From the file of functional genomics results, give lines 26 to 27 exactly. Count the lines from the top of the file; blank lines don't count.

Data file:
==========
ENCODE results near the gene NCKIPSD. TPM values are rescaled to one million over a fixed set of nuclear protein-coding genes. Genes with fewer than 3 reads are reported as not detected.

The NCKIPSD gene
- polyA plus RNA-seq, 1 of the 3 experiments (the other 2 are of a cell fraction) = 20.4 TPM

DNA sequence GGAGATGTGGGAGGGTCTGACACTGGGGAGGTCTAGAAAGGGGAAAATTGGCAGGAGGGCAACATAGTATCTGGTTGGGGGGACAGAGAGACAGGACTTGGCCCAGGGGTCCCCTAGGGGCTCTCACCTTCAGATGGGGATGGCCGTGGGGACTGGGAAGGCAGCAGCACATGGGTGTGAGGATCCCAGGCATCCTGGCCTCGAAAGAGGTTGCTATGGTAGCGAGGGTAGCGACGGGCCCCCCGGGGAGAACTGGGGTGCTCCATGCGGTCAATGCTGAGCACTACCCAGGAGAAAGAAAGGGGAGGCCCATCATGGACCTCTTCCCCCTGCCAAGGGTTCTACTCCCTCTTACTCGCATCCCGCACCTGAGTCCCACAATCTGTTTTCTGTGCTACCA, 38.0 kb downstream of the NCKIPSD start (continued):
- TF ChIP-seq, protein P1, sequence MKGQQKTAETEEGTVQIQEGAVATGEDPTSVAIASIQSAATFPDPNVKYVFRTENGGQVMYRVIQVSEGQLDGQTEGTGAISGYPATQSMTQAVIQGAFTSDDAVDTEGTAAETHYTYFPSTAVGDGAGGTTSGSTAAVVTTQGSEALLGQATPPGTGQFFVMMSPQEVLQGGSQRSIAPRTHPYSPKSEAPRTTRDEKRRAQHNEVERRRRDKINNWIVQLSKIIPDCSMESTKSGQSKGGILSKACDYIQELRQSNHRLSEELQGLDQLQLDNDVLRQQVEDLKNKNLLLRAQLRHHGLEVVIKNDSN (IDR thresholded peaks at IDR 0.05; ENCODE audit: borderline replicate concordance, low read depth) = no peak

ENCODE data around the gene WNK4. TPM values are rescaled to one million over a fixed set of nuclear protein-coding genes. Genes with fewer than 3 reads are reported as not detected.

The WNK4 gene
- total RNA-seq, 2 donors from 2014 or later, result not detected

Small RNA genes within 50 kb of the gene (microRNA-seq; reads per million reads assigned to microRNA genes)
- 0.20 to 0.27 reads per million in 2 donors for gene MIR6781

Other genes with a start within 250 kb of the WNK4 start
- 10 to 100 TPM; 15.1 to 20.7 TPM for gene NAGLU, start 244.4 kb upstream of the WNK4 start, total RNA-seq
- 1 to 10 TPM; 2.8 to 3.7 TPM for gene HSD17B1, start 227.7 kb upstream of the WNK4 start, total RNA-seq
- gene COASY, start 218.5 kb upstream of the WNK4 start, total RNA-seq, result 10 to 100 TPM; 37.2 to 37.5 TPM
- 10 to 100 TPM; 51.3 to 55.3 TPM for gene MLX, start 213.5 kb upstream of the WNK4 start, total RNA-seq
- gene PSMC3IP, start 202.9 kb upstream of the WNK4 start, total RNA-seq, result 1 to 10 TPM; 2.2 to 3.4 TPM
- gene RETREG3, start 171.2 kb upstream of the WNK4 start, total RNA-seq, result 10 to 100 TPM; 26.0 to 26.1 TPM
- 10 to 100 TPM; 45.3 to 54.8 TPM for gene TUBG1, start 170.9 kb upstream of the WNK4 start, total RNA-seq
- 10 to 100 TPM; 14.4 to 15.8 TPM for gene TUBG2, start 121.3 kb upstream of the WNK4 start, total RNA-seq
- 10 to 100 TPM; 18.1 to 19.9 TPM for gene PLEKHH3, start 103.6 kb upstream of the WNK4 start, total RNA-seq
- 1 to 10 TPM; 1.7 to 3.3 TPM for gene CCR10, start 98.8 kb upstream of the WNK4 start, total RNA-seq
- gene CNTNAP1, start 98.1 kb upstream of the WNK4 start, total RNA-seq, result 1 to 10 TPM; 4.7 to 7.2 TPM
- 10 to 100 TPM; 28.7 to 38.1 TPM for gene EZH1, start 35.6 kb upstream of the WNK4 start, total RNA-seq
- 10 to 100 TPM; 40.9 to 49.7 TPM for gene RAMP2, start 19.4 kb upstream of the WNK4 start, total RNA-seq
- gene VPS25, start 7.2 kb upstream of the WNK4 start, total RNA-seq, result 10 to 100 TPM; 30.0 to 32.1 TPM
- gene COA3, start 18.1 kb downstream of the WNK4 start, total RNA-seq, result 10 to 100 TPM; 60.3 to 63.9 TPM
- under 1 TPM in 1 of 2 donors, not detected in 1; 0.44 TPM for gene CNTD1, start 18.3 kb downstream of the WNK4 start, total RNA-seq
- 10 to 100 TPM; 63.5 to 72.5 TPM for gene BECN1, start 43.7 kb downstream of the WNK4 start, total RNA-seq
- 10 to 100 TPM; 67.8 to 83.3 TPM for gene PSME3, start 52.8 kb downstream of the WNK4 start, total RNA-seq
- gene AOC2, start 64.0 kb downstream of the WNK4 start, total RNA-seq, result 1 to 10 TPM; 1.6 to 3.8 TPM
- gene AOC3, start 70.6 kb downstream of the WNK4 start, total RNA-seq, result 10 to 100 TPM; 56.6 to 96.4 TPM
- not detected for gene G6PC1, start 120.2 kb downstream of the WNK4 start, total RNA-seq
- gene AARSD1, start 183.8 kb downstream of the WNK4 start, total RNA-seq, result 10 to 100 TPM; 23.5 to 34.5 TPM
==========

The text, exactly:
- gene COA3, start 18.1 kb downstream of the WNK4 start, total RNA-seq, result 10 to 100 TPM; 60.3 to 63.9 TPM
- under 1 TPM in 1 of 2 donors, not detected in 1; 0.44 TPM for gene CNTD1, start 18.3 kb downstream of the WNK4 start, total RNA-seq